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Exploring the MATLAB beta for Native Apple Silicon

When Apple released the M1 chip, the first version of their new ARM-based processors, in November 2020, it caused a great deal of excitement in the computing world. Naturally, everybody wanted to use all of their favorite applications on the new hardware from day one. There was a small problem though:

One does not simply release an Apple Silicon port of MATLAB!

It takes a lot of time to port applications as complex as MATLAB, Simulink, Simscape etc to a new CPU architecture.  Decades of person-years in fact!  Fortunately, Apple understands this and, just as they did for the PowerPC to Intel transition in 2005, they created a compatibility layer called Rosetta 2 that allows software targeted at Intel Processors to run on the new architecture.  This gives vendors time to manage the transition.  MathWorks made use of this and MATLAB has been supported on Apple Silicon Macs via Rosetta 2 since R2020b Update 3.

MATLAB beta on Native Apple Silicon available now

Ever since the M1 release, MATLAB users have been asking the question “When is a native Apple Silicon version going to be available?”.  The good news is that the answer is ‘Right now!’  The bad news is that its MATLAB only (no toolboxes or Simulink yet) and its still in beta.  That is, its a work in progress that shouldn’t be used in production environments and MathWorks are really interested in  getting your feedback.

The beta is available at https://mathworks.com/support/apple-silicon-r2022a-beta.html to everyone who has a MATLAB license.  Try it out and let us know what you find using this feedback form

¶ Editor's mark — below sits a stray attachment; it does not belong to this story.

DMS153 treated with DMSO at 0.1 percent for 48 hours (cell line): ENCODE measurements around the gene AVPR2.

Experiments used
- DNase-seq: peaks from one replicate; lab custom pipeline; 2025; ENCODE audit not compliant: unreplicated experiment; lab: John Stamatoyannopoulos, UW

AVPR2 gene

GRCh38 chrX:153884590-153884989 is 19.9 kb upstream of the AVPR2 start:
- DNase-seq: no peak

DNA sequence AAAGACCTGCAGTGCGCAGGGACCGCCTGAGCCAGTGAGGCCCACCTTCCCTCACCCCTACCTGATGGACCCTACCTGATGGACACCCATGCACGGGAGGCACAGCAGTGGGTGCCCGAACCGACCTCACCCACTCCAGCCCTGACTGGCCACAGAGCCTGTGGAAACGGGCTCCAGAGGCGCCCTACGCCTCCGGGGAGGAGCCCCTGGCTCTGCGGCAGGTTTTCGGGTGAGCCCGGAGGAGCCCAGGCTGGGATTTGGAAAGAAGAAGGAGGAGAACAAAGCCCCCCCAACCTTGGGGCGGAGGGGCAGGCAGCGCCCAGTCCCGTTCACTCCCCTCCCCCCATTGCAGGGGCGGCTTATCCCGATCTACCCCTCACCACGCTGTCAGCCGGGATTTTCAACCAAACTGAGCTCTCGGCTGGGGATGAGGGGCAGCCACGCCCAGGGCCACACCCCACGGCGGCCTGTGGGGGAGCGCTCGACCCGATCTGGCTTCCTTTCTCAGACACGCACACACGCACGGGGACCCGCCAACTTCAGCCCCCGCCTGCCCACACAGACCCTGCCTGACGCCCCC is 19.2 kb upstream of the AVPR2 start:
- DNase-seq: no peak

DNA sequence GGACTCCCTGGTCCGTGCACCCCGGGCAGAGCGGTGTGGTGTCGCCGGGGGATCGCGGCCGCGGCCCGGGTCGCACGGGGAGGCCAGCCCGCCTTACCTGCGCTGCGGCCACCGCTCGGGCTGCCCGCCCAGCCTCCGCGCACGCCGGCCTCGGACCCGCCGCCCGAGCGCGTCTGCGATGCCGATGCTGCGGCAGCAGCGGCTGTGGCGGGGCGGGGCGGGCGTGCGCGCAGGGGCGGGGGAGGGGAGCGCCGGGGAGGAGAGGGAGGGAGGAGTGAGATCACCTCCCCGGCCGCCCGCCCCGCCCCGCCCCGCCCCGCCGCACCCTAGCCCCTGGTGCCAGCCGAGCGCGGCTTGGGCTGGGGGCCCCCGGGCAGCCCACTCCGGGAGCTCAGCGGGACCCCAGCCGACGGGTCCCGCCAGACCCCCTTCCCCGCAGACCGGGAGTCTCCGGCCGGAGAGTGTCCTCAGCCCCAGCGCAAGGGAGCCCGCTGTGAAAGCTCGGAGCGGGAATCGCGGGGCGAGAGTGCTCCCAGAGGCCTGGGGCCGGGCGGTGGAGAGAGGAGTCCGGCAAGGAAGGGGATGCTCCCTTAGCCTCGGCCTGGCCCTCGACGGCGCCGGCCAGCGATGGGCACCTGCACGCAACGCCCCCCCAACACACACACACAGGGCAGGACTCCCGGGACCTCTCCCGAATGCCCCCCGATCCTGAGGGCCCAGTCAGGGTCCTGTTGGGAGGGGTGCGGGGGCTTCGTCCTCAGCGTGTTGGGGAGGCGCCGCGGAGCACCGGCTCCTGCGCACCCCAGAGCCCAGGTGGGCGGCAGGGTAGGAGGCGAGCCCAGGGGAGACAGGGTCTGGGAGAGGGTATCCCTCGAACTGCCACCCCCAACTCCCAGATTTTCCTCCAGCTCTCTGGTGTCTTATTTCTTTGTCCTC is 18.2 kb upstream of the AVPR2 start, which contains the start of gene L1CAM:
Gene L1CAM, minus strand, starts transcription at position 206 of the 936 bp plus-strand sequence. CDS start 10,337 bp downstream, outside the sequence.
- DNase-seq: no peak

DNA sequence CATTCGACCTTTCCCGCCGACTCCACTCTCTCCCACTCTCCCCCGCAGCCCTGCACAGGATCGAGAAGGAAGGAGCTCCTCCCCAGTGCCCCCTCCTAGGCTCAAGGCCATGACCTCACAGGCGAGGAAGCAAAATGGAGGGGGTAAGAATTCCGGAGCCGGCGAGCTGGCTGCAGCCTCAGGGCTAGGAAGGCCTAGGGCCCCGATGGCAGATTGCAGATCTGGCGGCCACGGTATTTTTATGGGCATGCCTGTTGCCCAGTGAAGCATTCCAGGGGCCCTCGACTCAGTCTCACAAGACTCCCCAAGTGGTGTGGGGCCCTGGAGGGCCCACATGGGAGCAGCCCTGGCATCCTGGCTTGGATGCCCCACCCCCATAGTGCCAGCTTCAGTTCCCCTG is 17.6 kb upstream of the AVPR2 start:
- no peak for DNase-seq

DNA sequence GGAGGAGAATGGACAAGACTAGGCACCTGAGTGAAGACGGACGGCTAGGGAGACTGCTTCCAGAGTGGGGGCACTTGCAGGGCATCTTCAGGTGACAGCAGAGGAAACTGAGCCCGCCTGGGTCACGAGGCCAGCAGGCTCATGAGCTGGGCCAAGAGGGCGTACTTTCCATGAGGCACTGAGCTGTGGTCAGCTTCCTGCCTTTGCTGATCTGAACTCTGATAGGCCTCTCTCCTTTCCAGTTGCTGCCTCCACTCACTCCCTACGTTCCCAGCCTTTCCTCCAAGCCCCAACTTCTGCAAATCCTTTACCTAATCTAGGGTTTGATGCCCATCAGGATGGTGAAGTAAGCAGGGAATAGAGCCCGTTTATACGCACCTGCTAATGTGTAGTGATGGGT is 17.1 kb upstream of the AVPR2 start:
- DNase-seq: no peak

What did I find in the beta?

The first thing I did on launching the Native Apple Silicon Beta of MATLAB on an M1 Pro (with 10 CPU cores and 16 GPU cores) was to run bench twice using the command bench(2)

Rosetta-M1Pro-Bench-Graph

Let’s see how this compares to R2022a running under Rosetta 2 on the same machine:

Rosetta M1Pro Bench Results

Everything measured in bench shows better performance in the native beta than in the production version running on Rosetta.  This is a great start but its definitely not true for all application benchmarks we’ve tried and we encourage you to give us feedback when you find something in the beta that doesn’t perform at least as well as R2022a under Rosetta.

Let’s zoom in on a couple of these results.

ODE Performance is great in the Apple Silicon Beta of R2022a

As you can see, Ordinary Differential Equation (ODE) solving performance is superb for the new beta. Indeed, the ODE result for native Apple Silicon is faster than all of the other systems included in the R2022a bench results.  I reached out to the development team and asked what was going on.  They told me “ODE is a sequential program, so its performance depends heavily on the performance of a single CPU core. A more aggressive out-of-order pipeline can significantly improve instruction level parallelism (ILP) for sequential programs. As an example, M1 includes a wider decoder, issue queues, register renaming, more ALUs, and a larger L1 cache.  As a result, ODE performs better on M1 compared to x86 architecture.”

LU factorization performance

LU factorization performance in the beta isn’t too bad but it didn’t blow me away.  I asked development what’s going on and if we could expect better performance in the production release.  LU performance depends on two things: The speed of the underlying BLAS library and the speed of the LAPACK library that wraps around this. There are several implementations of BLAS and LAPACK that one could choose from.  For x86 hardware, MATLAB currently uses the Intel MKL or AMD AOCL implementations of BLAS and LAPACK for example.

In this beta, MATLAB is using the well optimized OpenBLAS library for BLAS routines but only the reference version of LAPACK.  That is, the LAPACK code behind LU factorization in the beta is not optimized at all!  MathWorks are exploring options to see what the best way forward is here.  It’s not as obvious as you might think!

Sometimes the M1 outperforms the M1 pro

It doesn’t show up in the computations used in the bench function but we have seen a small number of examples where the M1 pro is beaten by the smaller M1.  This is almost always related to multithreading overheads. Essentially, MathWorks have some tuning to do to ensure that all of the additional cores in the M1 pro are used well.

Over to you

Did you try the beta (get it from here)? What did you find? Tell us at https://mathworks.com/support/apple-silicon-r2022a-beta-feedback.html

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